The female, my Mom, was a gentle, trusting and loving soul, never a one better, but was already slipping away even as they met.  So Minou set himself to helping her hold onto a bit of joy the last decade or so of her life by giving her comfort and amusement through all her waking days and nights.  I think he did a better job than I did, as he was always there for her, and I was often away.

He was successful, dominating her favorite chair until the arrival of a last cruel year of decline, which separated them finally.   He would not sleep there once it was unoccupied.  It had been her place, after all, not his.  So he turned his attention to the remaining pet, the male, allowing him some independence and a great deal of slack, on who got possession of the remaining chair,  as long as the cans got opened for breakfast and dinner.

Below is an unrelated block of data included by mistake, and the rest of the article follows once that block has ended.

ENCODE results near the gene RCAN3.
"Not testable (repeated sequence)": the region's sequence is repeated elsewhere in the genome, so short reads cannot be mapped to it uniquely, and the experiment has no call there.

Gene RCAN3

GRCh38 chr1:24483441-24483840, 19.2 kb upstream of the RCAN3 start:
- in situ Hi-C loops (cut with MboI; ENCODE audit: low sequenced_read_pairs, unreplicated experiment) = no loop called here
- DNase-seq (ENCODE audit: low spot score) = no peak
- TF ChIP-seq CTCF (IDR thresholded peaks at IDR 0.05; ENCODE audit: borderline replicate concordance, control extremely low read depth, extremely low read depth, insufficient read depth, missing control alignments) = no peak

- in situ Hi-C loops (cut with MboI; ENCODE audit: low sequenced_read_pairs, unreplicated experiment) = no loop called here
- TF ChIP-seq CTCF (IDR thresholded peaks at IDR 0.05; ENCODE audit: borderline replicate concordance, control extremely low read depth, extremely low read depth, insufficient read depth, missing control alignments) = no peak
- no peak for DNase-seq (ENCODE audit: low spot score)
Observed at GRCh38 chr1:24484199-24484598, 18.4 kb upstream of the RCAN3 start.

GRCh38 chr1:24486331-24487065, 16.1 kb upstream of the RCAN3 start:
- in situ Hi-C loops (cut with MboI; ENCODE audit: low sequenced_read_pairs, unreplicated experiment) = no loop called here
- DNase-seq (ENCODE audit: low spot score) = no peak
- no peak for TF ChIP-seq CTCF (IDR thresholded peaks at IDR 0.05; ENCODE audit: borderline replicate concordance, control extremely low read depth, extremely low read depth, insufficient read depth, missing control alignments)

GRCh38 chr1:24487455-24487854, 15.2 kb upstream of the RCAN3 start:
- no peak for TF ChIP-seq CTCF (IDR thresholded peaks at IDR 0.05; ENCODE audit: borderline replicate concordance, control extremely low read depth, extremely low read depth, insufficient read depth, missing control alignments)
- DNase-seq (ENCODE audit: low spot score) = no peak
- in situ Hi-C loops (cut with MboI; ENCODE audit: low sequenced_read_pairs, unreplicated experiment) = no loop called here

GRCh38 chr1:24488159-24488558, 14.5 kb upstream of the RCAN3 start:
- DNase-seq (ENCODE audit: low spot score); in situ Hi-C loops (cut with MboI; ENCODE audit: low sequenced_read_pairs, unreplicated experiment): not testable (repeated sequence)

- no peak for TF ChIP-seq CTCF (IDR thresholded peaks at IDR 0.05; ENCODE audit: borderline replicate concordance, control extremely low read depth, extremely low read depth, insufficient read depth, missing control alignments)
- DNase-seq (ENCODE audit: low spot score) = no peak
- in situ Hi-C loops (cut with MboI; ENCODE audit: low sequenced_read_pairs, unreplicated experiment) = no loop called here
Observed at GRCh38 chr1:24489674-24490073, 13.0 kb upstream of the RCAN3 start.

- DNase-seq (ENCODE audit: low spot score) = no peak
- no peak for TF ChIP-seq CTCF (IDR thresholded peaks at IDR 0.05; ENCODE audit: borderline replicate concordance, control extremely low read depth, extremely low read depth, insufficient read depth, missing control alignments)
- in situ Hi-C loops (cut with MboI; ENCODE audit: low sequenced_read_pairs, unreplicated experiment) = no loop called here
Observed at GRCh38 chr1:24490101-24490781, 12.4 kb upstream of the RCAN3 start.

These days the house on Boeuf Trace is the residence of two aging bachelors, each with his own personal, though shared, agenda.  Ask the tabby:  that agenda is Minou maintenace.

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But this cat is is no free loader. 

Minou earns his keep by guarding the fig and pecan trees out back.  He recognizes them as food sources for the human pet.  Food is important, no matter the species.

He acts casual, lying about and grooming himself nonchalantly until the squirrels who steal his human pet’s hard-won food source, and who have at first  shied away at his arrival, boldly return to the ground to gather up the windfall nuts. 

Minou then eats them. 

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Then there is fig protection. He lies passively by the fig tree until the mockingbirds who peck holes in the prized figs lose their fear and actually start to dive-bomb him, pecking him on the head as they swoop down, making raucous victory-over-cats birdcalls. 

He usually allows them three pecks. 

Minou then eats them.